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Knowing where to seek support may help you avoid these worries

As an immigrant living and working in Colorado, you may face various types of challenges that the average U.S. citizen is not likely to encounter in his or her own daily life. Without intending any sort of stereotype, there may be certain issues that cause you stress and worry as an immigrant, especially if you're one of many whose paperwork is not in order.

Whether you recently settled into your current living arrangements or have resided in this state for a decade or more, you may have already overcome some difficult situations that made you worry about your current legal status and potential risk for removal. Knowing how to protect your rights and where to access immediate help when needed are two key factors to keep your stress levels to a minimum and avoid major immigration problems.

Everyday situations that may be stressful for you

No two lives are exactly the same and neither are any two immigrant journeys. You may find, however, that you share similar experiences and emotions with others who have come to live in Colorado from other countries of origin. The following list includes several types of issues that many immigrants say cause them to worry:

  • Traveling by public transportation: Police and other security officials are often present at subway systems. Many immigrants say they fear this presence may subject them to profiling. It's easy to understand why you might feel nervous if a police officer or other official asks you for a government-issued ID or makes an inquiry about your legal status.
  • Inability to obtain a valid driver's license: Some immigrants say their living situations force them to drive cars without proper licensing. This, of course, places an immigrant at great risk for detainment if a police officer pulls him or her over in a traffic stop. If you drive in Colorado without a valid driver's license, you may also be subject to substantial fines or jail time.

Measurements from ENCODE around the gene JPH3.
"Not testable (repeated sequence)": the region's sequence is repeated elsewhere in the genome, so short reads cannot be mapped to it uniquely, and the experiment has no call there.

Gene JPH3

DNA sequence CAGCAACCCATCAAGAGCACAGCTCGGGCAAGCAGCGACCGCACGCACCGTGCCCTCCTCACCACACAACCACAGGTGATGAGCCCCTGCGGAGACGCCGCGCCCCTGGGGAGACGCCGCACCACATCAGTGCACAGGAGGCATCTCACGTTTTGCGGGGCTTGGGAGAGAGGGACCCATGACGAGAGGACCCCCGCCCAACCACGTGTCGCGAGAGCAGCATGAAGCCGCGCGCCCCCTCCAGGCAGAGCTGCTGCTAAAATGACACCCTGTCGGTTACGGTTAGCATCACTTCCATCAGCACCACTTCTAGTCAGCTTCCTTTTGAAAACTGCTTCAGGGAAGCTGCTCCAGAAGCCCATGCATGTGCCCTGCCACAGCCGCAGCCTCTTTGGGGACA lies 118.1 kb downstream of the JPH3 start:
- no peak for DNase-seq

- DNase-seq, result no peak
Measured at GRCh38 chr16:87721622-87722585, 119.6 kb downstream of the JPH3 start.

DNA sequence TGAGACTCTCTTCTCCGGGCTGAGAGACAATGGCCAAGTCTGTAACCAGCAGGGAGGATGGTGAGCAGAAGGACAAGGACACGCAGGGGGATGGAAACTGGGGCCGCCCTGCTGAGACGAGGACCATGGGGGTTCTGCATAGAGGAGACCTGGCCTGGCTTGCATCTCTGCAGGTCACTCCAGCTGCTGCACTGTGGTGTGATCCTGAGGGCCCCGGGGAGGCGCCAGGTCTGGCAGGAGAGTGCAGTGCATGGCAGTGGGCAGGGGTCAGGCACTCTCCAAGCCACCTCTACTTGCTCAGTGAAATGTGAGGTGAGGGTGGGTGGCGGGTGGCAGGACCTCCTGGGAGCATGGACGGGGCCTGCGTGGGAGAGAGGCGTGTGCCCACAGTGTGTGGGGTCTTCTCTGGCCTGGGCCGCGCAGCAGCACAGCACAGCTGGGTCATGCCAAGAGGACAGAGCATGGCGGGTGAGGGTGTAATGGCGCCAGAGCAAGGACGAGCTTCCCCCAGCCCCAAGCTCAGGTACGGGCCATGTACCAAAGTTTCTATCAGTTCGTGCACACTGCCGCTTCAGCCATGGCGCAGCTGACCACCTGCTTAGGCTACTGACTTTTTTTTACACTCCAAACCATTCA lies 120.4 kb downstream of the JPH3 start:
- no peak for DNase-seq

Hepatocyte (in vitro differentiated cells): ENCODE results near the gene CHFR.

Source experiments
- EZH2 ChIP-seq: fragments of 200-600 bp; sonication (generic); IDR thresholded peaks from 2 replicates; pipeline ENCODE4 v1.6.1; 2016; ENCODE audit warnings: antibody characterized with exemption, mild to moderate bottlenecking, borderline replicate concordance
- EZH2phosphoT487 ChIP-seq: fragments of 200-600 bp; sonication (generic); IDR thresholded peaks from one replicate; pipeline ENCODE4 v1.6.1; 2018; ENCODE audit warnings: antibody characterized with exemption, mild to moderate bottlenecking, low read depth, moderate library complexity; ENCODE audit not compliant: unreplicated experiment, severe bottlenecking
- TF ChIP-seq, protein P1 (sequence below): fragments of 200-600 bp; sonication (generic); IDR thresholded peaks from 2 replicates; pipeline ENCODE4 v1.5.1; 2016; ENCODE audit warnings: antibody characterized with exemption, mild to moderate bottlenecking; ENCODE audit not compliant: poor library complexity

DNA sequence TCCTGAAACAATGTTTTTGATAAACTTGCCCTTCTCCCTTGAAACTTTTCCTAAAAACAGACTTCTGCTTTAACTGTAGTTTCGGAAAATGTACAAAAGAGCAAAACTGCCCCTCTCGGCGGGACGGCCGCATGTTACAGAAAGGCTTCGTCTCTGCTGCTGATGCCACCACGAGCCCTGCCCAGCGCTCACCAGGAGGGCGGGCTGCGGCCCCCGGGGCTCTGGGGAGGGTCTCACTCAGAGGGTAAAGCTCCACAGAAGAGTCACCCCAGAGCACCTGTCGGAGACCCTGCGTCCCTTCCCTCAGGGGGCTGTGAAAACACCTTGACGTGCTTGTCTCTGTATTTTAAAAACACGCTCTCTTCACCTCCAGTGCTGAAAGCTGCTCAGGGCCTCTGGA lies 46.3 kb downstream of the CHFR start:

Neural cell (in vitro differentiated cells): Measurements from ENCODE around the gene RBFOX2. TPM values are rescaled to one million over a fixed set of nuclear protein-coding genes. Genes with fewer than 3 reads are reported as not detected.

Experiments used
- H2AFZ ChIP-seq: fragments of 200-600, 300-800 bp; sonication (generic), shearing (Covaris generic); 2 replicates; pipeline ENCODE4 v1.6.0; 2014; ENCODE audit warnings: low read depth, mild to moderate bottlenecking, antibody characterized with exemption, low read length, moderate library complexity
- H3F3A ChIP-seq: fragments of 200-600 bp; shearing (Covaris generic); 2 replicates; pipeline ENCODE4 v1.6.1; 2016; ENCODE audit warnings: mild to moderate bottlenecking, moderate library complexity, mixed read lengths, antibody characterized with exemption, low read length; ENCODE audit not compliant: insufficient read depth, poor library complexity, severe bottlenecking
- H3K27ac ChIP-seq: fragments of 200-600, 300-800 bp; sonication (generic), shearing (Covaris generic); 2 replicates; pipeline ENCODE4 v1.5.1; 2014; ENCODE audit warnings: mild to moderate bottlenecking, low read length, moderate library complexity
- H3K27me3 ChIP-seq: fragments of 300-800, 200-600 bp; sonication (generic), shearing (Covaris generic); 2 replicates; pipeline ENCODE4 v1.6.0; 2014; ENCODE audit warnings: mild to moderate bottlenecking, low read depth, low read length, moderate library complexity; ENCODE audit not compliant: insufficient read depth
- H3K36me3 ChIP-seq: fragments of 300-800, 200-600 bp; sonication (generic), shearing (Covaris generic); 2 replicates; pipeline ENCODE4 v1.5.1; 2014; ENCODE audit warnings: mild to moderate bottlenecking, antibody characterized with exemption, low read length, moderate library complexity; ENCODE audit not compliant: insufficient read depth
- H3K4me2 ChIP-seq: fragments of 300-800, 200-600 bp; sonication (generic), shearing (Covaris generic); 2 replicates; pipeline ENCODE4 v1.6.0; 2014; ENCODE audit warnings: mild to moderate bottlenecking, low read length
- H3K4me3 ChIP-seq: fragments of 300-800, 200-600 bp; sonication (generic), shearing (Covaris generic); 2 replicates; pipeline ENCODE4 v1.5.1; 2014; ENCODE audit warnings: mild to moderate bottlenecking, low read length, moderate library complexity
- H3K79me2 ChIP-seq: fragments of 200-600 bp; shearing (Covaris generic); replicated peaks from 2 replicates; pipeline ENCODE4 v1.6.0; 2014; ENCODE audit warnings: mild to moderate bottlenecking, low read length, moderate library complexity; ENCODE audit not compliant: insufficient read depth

• Difficulty setting goals for the future: If you don't have a Social Security number or other necessary paperwork to secure gainful income, enlist in the U.S. military or purchase a home, etc., it can be quite stressful trying to make plans for your future. Many immigrants say they experience stress from having to stay so focused on day-to-day survival.
  • Losing children to the foster care system: Many children who attend schools in Colorado come from households with undocumented parents. Social Services has been known to remove children from such homes in the past, claiming their parents' legal statuses place them at risk. If this type of issue concerns you, you can seek immediate guidance from someone well-versed in U.S. immigration law.

U.S. citizens undoubtedly face many challenges and obstacles in life as well. However, emigration may place you at risk for certain problem situations that would not necessarily pose a risk if you were a born or naturalized U.S. citizen.

Tap into available support resources

Hopefully, you enjoy friendships with others who understand your situation. There are many immigrant advocates throughout the nation who work tirelessly to raise awareness and help protect the rights of those who come to the United States to live from other countries. Connecting with such people when you face a particular worry may be the key to avoiding deportation and overcoming obstacles that arise.

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